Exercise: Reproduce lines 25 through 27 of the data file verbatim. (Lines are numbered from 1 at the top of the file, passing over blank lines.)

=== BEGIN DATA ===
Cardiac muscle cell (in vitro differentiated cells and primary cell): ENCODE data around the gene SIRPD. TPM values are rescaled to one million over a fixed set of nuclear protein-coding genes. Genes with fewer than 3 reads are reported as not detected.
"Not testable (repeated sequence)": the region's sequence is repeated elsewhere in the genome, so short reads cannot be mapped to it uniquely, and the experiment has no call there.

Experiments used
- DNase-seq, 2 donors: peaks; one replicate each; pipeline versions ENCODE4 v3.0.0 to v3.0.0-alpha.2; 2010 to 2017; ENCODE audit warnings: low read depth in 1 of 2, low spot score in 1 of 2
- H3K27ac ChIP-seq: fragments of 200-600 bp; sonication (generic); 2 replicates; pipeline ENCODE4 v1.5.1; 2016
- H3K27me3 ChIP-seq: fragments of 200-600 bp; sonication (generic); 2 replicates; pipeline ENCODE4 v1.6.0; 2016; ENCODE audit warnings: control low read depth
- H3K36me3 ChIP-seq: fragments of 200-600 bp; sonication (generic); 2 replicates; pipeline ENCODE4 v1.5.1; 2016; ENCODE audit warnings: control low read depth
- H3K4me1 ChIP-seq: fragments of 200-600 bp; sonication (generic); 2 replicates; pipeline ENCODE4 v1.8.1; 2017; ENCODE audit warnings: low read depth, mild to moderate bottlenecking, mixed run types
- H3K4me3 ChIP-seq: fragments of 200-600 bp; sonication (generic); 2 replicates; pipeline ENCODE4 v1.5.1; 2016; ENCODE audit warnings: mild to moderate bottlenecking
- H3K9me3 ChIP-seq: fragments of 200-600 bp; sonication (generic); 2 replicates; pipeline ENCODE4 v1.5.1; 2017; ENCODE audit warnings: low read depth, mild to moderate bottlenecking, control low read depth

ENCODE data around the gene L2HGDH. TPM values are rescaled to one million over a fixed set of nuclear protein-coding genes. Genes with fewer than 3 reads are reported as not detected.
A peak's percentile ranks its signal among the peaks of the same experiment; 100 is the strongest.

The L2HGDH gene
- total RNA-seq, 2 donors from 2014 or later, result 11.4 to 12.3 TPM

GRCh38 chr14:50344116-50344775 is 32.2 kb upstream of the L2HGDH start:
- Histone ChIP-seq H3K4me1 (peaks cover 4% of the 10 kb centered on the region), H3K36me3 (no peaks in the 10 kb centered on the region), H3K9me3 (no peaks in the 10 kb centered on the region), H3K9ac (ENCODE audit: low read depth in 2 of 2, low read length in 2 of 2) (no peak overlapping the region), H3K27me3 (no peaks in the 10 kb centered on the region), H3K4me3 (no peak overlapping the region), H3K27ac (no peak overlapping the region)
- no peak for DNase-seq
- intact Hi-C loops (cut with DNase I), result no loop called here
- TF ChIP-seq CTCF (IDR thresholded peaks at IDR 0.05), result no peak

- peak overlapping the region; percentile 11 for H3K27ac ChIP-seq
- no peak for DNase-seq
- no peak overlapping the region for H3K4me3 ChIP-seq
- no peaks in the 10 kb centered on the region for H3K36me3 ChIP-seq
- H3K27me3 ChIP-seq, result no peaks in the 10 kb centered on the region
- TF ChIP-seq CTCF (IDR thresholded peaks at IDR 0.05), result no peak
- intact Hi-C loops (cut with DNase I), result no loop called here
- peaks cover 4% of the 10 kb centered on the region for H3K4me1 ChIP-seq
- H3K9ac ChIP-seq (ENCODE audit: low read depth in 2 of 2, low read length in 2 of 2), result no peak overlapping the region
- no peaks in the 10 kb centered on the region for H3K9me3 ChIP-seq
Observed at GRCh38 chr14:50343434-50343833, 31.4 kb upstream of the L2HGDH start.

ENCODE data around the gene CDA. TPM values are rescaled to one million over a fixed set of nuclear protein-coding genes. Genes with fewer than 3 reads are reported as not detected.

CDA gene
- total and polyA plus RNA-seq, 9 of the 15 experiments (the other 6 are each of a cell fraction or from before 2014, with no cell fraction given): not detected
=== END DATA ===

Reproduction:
- TF ChIP-seq CTCF (IDR thresholded peaks at IDR 0.05), result no peak
- intact Hi-C loops (cut with DNase I), result no loop called here
- peaks cover 4% of the 10 kb centered on the region for H3K4me1 ChIP-seq